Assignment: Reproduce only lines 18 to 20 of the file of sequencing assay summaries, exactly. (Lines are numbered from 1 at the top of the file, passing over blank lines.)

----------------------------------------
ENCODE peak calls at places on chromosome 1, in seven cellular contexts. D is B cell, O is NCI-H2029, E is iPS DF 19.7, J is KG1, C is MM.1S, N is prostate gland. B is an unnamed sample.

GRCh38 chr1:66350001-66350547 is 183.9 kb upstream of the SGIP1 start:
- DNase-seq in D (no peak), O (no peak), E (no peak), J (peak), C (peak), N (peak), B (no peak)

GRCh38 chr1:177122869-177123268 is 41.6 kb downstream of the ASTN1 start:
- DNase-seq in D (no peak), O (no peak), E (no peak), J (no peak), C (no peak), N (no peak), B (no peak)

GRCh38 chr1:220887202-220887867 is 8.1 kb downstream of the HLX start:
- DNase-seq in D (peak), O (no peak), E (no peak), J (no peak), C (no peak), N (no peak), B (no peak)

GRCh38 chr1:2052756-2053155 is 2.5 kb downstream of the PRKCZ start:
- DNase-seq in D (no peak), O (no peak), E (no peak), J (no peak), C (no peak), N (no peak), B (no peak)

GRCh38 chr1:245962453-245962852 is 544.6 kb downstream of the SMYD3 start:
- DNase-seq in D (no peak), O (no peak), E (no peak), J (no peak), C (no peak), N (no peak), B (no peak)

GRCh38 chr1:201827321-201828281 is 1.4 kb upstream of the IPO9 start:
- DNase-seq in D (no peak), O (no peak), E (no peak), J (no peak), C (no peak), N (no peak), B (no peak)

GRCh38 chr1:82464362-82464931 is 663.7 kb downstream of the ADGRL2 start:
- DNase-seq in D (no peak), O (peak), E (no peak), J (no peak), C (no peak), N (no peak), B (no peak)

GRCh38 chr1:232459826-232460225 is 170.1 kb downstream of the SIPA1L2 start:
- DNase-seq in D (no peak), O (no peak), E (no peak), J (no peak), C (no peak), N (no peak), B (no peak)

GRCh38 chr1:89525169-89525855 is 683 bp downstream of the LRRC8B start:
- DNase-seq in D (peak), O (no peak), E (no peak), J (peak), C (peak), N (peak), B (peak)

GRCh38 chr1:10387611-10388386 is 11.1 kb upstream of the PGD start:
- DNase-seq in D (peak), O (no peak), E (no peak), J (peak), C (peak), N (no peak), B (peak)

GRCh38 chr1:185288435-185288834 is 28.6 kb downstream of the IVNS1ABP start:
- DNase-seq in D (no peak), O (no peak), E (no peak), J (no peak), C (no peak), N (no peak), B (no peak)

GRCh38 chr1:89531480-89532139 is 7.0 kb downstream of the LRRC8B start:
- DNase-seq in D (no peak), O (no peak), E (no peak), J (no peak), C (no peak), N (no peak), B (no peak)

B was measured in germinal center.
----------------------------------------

GRCh38 chr1:89525169-89525855 is 683 bp downstream of the LRRC8B start:
- DNase-seq in D (peak), O (no peak), E (no peak), J (peak), C (peak), N (peak), B (peak)

GRCh38 chr1:10387611-10388386 is 11.1 kb upstream of the PGD start: